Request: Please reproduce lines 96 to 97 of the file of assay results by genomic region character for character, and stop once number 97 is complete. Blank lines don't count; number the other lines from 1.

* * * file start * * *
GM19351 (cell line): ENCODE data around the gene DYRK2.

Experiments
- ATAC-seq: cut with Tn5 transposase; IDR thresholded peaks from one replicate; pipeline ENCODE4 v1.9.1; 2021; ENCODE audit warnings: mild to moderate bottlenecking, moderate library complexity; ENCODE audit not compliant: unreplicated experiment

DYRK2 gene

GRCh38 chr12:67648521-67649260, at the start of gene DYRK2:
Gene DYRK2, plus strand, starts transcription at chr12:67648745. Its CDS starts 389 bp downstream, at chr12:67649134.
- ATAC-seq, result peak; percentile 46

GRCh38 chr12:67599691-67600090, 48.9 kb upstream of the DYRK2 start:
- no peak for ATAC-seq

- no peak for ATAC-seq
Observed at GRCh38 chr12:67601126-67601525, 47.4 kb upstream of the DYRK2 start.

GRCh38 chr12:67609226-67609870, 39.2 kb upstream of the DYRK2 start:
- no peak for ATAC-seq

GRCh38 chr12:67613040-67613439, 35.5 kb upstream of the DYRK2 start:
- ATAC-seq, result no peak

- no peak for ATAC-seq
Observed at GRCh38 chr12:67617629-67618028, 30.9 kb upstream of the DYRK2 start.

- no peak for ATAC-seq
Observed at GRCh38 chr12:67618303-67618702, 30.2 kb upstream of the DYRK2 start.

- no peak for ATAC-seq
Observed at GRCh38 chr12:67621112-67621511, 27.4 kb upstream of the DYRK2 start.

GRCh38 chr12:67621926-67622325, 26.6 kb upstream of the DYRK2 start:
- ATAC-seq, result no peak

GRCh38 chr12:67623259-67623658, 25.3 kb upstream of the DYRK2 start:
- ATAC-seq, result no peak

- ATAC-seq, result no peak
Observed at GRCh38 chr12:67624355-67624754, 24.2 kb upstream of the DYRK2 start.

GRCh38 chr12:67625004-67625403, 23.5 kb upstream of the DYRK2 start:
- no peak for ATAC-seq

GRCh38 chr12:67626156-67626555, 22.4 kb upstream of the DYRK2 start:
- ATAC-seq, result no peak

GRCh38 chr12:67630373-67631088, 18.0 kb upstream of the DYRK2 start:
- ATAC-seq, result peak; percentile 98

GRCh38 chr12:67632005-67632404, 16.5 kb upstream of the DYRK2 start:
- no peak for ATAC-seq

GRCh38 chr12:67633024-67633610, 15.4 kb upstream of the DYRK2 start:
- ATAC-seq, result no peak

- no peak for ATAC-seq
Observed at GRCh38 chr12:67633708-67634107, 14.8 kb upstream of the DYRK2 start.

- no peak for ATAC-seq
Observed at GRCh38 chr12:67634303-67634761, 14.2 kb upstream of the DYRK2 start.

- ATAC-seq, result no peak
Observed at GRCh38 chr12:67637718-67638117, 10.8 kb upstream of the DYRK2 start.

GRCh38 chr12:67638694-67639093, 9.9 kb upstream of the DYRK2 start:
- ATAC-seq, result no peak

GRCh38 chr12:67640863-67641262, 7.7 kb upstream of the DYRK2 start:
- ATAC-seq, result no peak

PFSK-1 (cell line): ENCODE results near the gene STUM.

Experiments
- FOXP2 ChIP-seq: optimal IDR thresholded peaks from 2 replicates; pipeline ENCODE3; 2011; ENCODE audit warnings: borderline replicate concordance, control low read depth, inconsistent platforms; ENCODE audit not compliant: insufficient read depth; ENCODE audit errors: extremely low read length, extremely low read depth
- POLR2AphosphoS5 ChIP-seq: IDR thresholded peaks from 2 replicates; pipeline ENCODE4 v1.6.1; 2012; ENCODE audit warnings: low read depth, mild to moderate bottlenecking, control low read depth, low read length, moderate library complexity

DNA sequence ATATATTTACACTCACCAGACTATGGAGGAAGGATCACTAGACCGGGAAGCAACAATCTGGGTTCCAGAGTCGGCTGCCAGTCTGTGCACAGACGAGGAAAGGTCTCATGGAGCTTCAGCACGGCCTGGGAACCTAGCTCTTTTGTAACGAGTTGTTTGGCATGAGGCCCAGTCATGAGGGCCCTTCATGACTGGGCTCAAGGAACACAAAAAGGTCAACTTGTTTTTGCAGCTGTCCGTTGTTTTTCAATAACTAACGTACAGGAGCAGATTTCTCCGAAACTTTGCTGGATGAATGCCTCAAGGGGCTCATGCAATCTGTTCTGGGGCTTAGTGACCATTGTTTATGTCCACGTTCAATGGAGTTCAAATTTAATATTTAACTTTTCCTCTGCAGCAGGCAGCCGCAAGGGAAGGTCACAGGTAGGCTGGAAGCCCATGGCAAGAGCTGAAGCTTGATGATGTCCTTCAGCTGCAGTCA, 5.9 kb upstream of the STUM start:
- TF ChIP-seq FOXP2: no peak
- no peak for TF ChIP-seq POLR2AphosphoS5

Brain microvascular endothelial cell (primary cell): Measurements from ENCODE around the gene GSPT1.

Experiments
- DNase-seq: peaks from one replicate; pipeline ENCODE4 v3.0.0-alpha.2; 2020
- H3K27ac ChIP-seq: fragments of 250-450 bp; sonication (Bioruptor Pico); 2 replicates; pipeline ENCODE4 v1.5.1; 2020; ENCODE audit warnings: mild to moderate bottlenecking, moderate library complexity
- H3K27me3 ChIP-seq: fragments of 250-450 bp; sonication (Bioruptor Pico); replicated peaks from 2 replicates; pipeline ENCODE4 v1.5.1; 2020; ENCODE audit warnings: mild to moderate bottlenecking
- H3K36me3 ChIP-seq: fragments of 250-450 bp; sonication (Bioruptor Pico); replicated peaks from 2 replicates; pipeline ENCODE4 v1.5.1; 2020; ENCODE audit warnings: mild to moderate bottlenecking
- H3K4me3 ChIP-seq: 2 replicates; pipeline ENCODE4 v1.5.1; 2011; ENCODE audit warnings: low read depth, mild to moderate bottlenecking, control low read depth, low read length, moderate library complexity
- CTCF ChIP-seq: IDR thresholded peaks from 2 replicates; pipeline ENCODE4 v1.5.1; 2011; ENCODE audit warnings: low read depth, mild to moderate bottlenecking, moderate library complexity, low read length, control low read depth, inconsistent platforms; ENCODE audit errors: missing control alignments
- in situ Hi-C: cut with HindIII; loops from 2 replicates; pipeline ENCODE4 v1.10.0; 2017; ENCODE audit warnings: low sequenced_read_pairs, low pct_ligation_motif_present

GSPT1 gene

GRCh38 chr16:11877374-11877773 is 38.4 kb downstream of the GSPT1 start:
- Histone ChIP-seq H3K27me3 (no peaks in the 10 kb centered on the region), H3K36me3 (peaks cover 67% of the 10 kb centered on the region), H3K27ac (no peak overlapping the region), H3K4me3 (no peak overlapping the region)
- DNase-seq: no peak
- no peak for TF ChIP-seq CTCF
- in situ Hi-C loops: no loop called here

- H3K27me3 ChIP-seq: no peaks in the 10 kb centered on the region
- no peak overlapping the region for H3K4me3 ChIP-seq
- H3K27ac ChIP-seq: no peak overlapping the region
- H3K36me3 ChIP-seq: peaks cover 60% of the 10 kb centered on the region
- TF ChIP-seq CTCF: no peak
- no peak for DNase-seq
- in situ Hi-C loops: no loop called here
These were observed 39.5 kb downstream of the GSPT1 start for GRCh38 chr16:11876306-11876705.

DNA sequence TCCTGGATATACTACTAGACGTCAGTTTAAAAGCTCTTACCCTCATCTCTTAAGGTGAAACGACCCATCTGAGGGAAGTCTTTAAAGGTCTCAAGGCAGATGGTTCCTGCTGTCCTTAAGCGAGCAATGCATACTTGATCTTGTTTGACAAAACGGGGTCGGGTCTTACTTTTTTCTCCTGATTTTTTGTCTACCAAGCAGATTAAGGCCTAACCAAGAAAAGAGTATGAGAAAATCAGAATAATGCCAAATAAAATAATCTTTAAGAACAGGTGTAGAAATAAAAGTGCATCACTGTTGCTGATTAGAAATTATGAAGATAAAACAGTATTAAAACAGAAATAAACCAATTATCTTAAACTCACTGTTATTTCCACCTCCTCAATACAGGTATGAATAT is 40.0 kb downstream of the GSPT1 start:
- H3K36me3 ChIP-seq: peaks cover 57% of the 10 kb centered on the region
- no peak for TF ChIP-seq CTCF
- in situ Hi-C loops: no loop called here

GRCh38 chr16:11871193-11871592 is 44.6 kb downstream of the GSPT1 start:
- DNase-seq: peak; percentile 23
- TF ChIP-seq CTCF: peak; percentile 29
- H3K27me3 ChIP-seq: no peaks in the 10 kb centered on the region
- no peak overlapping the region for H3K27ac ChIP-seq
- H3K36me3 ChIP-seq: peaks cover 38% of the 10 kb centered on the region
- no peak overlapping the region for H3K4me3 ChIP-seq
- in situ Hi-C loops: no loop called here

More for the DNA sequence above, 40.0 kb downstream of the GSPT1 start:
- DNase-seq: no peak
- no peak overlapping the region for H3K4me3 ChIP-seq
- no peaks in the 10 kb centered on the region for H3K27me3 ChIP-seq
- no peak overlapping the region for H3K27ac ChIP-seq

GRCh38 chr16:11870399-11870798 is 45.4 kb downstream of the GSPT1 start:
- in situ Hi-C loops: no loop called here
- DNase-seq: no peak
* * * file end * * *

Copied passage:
- in situ Hi-C loops: no loop called here
- DNase-seq: no peak